G20 leaders and ministers have agreed that they will have no choice but to involve the Taliban in sending humanitarian aid to Afghanistan, but say this falls short of political recognition of the Taliban as a government.
The consensus view came at a video conference on the Afghan crisis in which the EU increased its aid to a total of € 1 billion (£ 850 million) and it was agreed in principle that the IMF and the World Bank could provide aid. . The United States has frozen about $ 9 billion of Afghan assets in foreign banks.
Aid agencies like the International Rescue Committee say Afghanistan is on the brink of “humanitarian collapse” as it has relied 75% on foreign aid to survive, and support has dried up since the Taliban took power in August.
Mario Draghi, Italian prime minister and current rotating G20 president, said there was consensus at the meeting to act through the UN and its agencies. “Addressing the humanitarian crisis will require contacts with the Taliban, but this does not mean their recognition. We must recognize that they will be judged by what they do, not by what they say.
He added: “It is very difficult to see how you can help people in Afghanistan without involving the Taliban.”
Draghi said that the lives of women dates back 20 years and added that “right now” there is no visible progress in human rights, women’s rights, education or inclusive government, the issues of which she said it would depend on future recognition from other countries.
Overall, his comments suggested a compromise between those who want to use recognition and access to aid as a lever to moderate the Taliban, and those who say that the collective punishment of the Afghan people by withholding aid is now not an option.
The meeting was the first time that the world’s richest countries met to discuss the consequences of the US withdrawal from Afghanistan.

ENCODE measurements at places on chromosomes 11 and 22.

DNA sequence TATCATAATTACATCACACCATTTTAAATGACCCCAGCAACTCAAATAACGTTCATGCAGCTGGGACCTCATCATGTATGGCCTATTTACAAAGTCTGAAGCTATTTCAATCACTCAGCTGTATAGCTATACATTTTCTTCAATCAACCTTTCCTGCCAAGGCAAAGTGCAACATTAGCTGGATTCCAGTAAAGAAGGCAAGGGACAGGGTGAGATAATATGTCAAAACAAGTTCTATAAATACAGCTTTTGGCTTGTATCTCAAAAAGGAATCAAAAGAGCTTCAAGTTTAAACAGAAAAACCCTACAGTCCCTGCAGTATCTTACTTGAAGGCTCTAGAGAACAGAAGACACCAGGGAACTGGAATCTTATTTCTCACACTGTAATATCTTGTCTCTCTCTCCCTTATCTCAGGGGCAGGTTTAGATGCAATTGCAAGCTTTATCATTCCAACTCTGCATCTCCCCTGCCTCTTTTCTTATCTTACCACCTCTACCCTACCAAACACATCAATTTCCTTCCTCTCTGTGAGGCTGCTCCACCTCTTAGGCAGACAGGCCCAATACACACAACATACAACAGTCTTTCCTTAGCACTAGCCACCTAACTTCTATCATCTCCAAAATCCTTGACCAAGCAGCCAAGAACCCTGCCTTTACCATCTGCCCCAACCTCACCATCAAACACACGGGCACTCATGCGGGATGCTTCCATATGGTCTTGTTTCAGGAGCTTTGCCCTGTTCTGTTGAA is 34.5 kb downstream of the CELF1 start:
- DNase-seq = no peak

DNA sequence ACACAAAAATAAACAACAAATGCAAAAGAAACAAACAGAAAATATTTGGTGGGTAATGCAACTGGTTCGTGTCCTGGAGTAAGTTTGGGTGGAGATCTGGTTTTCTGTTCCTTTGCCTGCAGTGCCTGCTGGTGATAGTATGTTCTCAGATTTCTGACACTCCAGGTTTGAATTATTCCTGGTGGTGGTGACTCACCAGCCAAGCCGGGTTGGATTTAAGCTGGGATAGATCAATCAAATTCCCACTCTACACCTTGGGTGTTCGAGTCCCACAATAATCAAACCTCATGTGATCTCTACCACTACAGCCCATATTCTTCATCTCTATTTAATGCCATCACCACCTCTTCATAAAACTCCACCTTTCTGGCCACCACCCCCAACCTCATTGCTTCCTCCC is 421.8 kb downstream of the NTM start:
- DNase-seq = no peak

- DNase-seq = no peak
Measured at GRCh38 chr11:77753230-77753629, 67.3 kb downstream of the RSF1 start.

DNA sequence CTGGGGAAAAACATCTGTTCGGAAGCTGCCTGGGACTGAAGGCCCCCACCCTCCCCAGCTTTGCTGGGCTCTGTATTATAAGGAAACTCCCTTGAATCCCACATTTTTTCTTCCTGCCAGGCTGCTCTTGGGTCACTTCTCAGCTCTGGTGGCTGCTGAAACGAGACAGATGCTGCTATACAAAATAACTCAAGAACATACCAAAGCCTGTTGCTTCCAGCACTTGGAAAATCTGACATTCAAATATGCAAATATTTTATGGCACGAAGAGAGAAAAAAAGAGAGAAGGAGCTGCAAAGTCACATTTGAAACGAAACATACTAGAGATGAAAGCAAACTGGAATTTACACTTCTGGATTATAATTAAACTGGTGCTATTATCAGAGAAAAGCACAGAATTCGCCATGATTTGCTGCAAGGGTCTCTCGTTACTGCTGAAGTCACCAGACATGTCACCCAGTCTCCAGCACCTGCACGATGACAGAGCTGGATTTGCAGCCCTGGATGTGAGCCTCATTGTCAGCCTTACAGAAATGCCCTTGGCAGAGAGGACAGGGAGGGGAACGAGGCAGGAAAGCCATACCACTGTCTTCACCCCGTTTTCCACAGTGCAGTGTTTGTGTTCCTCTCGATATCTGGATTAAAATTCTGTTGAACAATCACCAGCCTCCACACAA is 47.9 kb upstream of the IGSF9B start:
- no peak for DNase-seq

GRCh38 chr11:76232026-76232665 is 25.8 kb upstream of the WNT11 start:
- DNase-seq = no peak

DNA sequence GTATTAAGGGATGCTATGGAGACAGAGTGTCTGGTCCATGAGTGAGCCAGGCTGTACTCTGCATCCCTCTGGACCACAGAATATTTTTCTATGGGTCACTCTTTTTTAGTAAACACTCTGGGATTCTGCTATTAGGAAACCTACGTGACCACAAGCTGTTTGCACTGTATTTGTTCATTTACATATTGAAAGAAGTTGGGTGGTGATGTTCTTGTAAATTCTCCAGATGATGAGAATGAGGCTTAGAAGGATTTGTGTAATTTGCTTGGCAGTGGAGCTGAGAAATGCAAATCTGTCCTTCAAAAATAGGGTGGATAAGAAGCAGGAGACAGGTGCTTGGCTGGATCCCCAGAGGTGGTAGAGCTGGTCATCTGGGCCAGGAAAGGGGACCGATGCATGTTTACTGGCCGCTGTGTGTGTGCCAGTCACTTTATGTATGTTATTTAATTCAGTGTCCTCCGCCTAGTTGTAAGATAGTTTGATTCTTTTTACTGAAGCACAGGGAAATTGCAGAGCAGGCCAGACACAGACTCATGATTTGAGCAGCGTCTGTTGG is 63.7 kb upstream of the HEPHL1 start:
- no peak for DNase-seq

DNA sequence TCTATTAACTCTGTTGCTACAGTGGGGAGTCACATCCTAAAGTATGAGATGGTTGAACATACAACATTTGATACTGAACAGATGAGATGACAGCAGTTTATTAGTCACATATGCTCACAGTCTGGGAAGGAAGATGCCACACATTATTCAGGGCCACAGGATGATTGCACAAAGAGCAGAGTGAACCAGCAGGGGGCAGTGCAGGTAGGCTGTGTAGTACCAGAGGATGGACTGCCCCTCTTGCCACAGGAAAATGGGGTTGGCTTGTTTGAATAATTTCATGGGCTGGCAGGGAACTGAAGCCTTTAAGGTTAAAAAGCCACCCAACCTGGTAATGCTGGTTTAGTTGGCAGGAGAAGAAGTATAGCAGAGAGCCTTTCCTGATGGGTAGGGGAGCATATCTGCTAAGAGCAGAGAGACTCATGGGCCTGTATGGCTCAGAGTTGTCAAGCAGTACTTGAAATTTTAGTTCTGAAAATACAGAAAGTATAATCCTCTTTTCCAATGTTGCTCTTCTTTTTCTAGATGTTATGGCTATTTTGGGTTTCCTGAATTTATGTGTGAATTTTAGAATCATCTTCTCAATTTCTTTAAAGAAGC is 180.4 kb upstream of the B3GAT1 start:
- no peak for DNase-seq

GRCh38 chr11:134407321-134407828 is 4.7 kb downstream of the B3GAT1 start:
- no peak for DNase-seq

But neither Russian President Vladimir Putin nor Chinese President Xi Jinping joined the call and sent their foreign ministers. Boris Johnson also did not participate as he was on vacation.
Reflecting diplomatic tensions, Russia has hosted a rival conference on Afghanistan in Moscow on October 20, to which Pakistan, India and Iran, as well as the Taliban, have been invited.
The European Union started the proceedings by announcing an additional € 700 million in emergency aid for Afghanistan and neighboring countries. The pledge brings the total commitment of new funds to 1 billion euros, after the EU executive’s pledge of 300 million euros to help prevent basic services in Afghanistan from collapsing and food running out.
UN Secretary General António Guterres said the country was at a turning point. He told reporters in New York: “By respecting international laws and principles, we have to find ways to inject liquidity into the economy so that the economy does not collapse. If we do not act and help the Afghans weather this storm, and we do it soon, not only they, but everyone, will pay a heavy price. “
He said the cash could be injected through UN trust funds and other instruments. “I am particularly alarmed to see that the promises made to Afghan women and girls by the Taliban are not being kept,” he added.
He added that the UN until September had committed province by province with the Taliban to ensure that female UN personnel could work unhindered in humanitarian aid.
Also in attendance were the World Bank and the IMF, both with funds that could help with reconstruction. Qatar, which has played a vital role as a hub for refugees fleeing the country, has been invited and discussions about the opening of Kabul airport are likely to take place.
In the run-up to the summit and speaking in Doha, the Afghan Foreign Minister called on the world for good relations, but avoided making firm commitments on girls’ education, despite international demands to allow all Afghan boys go back to school.
“The international community must begin to cooperate with us,” said Acting Foreign Minister Amir Khan Muttaqi at an event organized by the Center for Humanitarian and Conflict Studies of the Doha Institute for Graduate Studies.
“With this we can stop insecurity and at the same time with this we can positively engage with the world,” he said.
Muttaqi, who called on the world to release $ 9 billion of frozen Afghan assets abroad, said: “The Daesh issue has been controlled very well by the Islamic emirate so far,” he said, adding that international pressure on it government was helping the morale of the Islamic State. . “Instead of lobbying, the world should cooperate with us.”
George is Digismak’s reported cum editor with 13 years of experience in Journalism